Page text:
I came across a Book review on the recently released The Letters of Sylvia Beach. (1887-1962) Who was Sylvia Beach? She was the founder of the Shakespeare and Company book store chain and the first publisher of James Joyce’s Ulysses. At a time when the Independent Bookstore is beyond endangered and even the future of the newspaper is in doubt I find it nostalgically riveting to look back at the good old days; especially when that era includes a woman pioneer of both Literature and Business. Here’s an excerpt from a review in the New York Times on her letters edited by Keri Walsh
“The Letters of Sylvia Beach” is a small, excellent primer on bookselling and its discontents. When world events get interesting, she complains, people buy newspapers, not books. She scrambles, during the early war years, to find fuel to keep the store habitable. And she dispels some of the profession’s romance. “A bookshop is mostly tiresome details all day long and you have to have a passion for it,” she writes, “to grub and grub in it. I have always loved books and their authors, and for the sake of them swallowed the rest of it, but you can’t expect everyone to do the same.”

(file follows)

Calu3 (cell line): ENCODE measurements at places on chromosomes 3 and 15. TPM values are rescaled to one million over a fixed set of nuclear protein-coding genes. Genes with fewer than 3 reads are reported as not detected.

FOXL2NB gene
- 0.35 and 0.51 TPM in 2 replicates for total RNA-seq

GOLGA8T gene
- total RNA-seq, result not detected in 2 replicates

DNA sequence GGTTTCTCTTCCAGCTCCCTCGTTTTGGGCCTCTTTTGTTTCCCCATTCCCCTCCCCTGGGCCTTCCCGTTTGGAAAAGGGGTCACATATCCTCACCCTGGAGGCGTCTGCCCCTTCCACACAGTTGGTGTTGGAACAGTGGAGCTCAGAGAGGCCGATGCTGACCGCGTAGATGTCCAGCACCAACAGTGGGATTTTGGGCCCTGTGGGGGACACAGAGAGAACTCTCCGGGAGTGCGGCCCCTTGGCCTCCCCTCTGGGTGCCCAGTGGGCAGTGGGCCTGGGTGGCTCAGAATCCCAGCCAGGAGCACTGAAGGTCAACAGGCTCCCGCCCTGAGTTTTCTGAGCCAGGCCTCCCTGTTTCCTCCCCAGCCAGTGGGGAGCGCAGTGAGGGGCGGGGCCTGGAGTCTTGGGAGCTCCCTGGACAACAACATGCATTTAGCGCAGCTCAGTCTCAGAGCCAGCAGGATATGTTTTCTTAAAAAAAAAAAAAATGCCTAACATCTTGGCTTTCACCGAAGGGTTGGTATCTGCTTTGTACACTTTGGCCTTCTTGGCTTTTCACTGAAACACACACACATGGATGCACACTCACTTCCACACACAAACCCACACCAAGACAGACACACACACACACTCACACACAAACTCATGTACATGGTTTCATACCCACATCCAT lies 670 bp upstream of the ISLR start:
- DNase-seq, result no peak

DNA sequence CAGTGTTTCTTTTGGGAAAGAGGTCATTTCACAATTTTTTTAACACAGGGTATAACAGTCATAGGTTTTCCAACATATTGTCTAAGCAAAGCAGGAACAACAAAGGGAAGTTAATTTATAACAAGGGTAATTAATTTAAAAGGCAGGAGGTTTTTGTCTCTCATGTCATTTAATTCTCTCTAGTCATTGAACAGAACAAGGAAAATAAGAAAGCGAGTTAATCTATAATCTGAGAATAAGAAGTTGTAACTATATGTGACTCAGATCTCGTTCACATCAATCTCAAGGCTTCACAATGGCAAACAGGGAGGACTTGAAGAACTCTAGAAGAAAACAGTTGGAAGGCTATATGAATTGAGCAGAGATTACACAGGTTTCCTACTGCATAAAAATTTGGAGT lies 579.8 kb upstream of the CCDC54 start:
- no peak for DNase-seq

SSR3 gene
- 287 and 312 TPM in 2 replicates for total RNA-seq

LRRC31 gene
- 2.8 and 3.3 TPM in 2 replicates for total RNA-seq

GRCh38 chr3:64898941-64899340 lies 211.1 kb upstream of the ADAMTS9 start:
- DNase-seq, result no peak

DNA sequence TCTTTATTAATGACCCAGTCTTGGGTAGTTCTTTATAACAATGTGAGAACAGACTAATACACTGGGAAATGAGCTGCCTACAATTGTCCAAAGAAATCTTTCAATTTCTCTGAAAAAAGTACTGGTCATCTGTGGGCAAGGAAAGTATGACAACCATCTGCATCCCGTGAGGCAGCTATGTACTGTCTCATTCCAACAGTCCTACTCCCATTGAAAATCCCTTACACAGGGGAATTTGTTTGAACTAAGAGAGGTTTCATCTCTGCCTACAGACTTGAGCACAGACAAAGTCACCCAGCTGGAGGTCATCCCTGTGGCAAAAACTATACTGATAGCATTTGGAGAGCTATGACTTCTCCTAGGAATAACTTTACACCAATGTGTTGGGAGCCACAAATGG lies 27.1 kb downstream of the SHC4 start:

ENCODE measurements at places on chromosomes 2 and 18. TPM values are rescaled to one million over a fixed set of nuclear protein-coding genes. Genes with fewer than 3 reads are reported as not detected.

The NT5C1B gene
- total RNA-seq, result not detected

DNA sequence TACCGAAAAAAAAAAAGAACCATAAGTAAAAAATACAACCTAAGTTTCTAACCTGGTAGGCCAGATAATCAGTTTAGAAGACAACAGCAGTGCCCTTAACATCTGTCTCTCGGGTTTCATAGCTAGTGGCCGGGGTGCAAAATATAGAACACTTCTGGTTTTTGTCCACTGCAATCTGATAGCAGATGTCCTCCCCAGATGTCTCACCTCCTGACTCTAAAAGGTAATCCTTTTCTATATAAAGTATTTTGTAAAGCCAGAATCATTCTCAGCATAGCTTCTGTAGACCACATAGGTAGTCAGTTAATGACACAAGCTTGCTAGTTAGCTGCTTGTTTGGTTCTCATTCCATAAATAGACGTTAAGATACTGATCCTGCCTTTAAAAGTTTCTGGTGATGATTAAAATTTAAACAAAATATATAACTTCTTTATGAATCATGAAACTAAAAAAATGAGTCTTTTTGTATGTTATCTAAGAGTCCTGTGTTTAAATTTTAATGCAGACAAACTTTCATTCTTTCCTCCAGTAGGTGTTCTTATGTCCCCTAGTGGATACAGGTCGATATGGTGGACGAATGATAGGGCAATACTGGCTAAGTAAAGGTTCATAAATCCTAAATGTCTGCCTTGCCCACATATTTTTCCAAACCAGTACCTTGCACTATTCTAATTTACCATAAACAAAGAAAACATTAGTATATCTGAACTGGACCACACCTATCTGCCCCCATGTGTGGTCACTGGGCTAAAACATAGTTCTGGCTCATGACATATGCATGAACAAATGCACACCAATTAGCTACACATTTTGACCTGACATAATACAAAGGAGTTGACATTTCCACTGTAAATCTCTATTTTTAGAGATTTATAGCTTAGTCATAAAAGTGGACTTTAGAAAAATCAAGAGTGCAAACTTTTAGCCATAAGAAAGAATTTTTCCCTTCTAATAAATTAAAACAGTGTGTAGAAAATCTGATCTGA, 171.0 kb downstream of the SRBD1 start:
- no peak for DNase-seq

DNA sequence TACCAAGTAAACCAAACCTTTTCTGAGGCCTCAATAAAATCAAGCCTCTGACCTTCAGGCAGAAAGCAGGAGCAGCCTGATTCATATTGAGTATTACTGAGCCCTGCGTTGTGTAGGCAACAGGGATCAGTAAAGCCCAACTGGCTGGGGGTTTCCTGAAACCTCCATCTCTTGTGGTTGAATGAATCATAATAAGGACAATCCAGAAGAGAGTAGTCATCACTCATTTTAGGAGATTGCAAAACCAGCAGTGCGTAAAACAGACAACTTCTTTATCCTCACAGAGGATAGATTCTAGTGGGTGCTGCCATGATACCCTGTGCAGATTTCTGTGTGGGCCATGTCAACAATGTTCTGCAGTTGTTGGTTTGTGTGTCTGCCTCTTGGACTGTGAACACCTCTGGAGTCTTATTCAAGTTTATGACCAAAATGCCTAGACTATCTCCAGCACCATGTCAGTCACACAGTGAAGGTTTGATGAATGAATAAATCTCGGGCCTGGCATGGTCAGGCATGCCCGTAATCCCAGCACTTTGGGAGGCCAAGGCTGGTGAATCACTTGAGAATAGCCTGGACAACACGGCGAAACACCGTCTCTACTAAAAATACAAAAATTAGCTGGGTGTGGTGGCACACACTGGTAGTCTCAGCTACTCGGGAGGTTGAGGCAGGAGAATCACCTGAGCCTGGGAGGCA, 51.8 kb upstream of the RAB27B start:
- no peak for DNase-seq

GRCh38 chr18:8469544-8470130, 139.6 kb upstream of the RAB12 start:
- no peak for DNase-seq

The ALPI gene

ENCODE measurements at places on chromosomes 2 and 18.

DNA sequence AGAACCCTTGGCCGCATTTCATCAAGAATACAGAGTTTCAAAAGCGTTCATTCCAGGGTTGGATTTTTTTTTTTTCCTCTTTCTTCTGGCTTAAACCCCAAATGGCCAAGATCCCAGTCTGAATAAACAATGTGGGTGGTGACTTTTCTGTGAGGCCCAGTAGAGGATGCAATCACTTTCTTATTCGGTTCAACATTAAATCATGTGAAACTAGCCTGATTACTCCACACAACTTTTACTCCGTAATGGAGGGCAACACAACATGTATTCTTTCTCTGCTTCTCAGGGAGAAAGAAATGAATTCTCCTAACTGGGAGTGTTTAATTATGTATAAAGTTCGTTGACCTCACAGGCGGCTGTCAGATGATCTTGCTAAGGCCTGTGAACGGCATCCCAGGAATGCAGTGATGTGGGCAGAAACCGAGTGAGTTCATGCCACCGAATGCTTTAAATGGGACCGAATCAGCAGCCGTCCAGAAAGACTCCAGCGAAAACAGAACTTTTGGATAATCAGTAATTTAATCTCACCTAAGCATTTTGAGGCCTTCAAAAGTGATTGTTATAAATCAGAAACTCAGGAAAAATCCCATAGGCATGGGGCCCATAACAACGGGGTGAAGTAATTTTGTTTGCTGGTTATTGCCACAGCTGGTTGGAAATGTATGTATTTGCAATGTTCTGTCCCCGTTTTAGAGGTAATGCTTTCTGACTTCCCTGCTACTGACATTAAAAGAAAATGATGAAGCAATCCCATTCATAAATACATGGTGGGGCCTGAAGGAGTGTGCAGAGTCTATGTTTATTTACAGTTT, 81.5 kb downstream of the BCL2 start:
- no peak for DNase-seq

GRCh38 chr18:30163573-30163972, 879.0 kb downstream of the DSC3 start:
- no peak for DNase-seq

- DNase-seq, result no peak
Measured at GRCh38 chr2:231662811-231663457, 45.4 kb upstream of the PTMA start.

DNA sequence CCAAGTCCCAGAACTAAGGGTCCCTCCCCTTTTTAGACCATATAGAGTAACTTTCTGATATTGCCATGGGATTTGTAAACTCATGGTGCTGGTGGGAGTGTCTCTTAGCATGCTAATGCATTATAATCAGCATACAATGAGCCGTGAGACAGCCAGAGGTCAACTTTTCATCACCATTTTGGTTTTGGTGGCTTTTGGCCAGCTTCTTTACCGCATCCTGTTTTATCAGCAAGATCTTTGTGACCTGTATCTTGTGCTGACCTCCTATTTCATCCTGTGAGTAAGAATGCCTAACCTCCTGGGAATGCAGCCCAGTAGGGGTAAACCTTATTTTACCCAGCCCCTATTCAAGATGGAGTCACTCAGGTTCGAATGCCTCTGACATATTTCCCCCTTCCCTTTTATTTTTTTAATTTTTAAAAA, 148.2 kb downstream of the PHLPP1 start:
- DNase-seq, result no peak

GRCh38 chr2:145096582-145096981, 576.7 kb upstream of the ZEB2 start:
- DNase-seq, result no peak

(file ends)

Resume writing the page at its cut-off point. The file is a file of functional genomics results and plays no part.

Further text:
It wasn’t long ago that television was seen as the technology that would erode the thoughtful world of books and reading . Now TV is shaking from the threat of being replaced by the internet. I wonder what Sylvia would think about the Kindle or Sony reader?
Speaking of which I came across this wonderful virtual tour of the first Shakespeare and Company bookstore. When it comes to the Lost Generation and the Left Bank of Paris I could almost swoon. Especially after this deliciously slow 360 degree tour of the nooks and crannies of the store.
There is further information at Wikipedia including more links on the life and times of Sylvia Beach.